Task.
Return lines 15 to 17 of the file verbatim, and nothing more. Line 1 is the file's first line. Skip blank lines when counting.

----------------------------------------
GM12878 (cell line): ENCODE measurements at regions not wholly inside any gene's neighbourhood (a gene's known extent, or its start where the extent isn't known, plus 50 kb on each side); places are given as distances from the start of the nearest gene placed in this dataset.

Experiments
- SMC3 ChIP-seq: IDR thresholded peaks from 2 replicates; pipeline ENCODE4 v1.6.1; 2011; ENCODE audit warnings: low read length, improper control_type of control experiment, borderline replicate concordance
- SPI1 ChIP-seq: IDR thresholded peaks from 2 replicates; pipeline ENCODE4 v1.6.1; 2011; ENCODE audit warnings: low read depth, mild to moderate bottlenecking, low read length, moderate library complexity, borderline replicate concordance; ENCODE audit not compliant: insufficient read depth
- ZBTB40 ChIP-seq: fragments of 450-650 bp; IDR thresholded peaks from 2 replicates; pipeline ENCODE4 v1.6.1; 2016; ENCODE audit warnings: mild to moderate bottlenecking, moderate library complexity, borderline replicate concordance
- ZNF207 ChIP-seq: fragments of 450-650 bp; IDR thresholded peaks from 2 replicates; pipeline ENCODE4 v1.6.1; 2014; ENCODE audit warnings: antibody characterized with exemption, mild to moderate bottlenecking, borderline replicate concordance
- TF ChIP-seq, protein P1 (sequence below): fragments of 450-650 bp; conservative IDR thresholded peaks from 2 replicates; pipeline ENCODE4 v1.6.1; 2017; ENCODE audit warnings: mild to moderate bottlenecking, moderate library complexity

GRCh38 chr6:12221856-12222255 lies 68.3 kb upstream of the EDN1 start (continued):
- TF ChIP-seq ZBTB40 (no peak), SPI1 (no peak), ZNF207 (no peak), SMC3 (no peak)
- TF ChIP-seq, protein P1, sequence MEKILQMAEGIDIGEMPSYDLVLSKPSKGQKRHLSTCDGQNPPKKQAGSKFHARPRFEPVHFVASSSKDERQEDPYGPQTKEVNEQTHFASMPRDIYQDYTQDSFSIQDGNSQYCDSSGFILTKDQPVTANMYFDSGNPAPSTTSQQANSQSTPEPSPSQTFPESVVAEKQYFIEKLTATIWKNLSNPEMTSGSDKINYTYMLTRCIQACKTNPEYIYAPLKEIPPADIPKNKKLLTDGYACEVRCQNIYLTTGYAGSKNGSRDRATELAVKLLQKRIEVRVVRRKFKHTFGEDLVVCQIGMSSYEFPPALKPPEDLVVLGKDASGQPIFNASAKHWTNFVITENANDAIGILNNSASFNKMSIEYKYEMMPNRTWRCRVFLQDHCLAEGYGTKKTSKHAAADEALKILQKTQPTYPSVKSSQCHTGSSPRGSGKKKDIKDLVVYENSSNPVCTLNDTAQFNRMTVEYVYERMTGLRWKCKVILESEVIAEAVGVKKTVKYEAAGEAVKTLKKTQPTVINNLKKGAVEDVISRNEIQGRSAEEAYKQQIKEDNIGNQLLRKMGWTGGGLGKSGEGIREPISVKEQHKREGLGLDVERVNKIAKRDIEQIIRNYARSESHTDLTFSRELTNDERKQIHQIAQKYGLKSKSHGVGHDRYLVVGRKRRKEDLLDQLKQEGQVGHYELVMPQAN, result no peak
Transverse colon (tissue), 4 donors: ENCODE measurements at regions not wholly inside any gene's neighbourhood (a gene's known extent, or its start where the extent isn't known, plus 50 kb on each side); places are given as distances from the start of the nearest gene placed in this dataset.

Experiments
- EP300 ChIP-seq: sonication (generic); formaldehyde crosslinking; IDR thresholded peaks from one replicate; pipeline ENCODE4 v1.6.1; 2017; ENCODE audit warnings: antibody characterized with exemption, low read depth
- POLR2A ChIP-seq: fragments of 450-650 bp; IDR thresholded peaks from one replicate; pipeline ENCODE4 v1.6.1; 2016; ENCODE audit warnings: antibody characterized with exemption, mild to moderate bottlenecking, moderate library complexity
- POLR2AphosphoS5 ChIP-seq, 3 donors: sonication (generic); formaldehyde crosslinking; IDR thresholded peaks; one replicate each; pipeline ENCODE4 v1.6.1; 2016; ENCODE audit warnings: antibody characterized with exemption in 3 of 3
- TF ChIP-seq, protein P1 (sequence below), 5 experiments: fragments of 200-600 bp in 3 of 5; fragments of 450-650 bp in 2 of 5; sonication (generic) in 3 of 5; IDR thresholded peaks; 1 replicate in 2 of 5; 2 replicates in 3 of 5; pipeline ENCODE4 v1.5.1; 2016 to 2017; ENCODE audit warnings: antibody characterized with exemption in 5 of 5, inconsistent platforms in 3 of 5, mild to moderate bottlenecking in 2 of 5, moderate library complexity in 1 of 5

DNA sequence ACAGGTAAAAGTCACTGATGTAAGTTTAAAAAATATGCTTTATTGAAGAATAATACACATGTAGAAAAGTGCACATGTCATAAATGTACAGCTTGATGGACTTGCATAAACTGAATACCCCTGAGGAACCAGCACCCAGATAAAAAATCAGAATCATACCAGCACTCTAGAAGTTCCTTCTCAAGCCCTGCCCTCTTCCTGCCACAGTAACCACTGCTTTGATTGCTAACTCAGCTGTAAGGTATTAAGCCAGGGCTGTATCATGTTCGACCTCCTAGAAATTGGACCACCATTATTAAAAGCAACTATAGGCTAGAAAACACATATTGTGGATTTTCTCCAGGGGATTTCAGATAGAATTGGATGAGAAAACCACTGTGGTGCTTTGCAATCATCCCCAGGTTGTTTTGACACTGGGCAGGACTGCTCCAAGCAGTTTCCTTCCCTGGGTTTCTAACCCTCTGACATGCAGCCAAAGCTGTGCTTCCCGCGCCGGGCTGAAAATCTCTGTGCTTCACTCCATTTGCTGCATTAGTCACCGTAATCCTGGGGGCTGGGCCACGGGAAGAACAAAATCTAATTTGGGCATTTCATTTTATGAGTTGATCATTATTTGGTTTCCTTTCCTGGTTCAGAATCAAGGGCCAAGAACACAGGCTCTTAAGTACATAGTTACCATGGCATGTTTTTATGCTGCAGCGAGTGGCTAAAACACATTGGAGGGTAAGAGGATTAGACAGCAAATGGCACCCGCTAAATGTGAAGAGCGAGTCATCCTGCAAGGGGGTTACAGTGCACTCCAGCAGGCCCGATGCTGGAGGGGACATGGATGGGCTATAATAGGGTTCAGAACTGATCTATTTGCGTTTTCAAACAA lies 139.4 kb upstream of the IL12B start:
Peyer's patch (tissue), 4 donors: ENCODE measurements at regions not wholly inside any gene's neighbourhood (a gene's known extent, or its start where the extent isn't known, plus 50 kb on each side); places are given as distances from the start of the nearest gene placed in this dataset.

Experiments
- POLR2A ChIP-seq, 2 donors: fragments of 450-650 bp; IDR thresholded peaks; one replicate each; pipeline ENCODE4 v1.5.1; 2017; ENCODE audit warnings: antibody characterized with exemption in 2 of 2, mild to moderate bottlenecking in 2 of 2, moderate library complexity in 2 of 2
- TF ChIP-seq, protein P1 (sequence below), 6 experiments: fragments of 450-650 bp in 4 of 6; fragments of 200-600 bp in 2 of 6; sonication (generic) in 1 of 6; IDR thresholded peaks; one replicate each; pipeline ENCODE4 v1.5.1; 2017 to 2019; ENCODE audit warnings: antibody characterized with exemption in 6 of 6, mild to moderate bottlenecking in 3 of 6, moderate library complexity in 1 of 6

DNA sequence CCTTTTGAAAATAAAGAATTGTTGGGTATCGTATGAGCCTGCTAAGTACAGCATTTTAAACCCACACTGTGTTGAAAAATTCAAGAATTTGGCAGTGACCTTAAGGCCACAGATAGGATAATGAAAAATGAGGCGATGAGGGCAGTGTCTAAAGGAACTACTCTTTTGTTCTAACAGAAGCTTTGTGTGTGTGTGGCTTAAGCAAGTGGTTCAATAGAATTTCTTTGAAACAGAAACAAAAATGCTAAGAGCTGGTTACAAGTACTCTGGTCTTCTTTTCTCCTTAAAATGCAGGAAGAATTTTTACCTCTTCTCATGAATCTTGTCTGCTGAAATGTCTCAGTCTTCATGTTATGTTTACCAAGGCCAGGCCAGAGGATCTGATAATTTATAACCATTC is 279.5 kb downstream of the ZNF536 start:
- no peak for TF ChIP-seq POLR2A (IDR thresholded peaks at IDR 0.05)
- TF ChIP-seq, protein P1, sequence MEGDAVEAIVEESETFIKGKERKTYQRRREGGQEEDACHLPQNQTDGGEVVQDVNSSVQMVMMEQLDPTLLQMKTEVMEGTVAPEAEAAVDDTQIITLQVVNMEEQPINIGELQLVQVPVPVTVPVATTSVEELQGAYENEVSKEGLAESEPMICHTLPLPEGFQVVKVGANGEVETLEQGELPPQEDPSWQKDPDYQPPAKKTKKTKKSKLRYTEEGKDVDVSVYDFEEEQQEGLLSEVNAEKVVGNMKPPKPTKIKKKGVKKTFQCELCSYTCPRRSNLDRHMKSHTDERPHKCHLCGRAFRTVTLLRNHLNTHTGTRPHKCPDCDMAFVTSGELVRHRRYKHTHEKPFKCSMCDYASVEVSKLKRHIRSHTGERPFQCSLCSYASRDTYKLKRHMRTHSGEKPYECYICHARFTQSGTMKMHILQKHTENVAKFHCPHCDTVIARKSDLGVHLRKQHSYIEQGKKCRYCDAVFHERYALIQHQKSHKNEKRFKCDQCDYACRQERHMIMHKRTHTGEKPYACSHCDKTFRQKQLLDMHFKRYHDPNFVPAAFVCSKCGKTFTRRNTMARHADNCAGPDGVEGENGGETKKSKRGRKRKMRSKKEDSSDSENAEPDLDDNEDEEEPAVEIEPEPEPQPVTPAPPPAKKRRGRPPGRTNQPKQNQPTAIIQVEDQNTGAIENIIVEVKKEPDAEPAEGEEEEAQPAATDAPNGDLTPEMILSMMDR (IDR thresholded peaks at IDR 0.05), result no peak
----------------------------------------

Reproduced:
- POLR2AphosphoS5 ChIP-seq, 3 donors: sonication (generic); formaldehyde crosslinking; IDR thresholded peaks; one replicate each; pipeline ENCODE4 v1.6.1; 2016; ENCODE audit warnings: antibody characterized with exemption in 3 of 3
- TF ChIP-seq, protein P1 (sequence below), 5 experiments: fragments of 200-600 bp in 3 of 5; fragments of 450-650 bp in 2 of 5; sonication (generic) in 3 of 5; IDR thresholded peaks; 1 replicate in 2 of 5; 2 replicates in 3 of 5; pipeline ENCODE4 v1.5.1; 2016 to 2017; ENCODE audit warnings: antibody characterized with exemption in 5 of 5, inconsistent platforms in 3 of 5, mild to moderate bottlenecking in 2 of 5, moderate library complexity in 1 of 5

DNA sequence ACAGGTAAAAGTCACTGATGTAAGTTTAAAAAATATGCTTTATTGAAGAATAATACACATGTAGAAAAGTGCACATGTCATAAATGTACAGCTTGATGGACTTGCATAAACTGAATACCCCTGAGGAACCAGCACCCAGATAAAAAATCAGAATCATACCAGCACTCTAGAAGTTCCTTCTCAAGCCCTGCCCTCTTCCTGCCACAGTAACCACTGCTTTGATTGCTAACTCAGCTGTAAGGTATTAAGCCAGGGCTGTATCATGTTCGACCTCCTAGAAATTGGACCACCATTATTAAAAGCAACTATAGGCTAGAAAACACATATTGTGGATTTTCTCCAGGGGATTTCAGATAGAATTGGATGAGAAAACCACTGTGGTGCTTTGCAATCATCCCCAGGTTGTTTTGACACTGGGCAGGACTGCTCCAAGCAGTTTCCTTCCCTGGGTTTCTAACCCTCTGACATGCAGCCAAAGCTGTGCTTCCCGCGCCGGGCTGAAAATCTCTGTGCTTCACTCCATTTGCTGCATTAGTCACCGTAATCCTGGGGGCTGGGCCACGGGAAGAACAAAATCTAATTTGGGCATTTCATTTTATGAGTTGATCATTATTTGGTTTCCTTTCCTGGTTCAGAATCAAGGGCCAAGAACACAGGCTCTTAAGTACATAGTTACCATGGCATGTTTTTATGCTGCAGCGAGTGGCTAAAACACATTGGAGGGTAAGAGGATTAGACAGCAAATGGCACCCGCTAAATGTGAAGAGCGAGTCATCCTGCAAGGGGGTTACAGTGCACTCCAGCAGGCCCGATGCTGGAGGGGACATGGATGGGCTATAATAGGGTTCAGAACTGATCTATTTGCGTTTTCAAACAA lies 139.4 kb upstream of the IL12B start: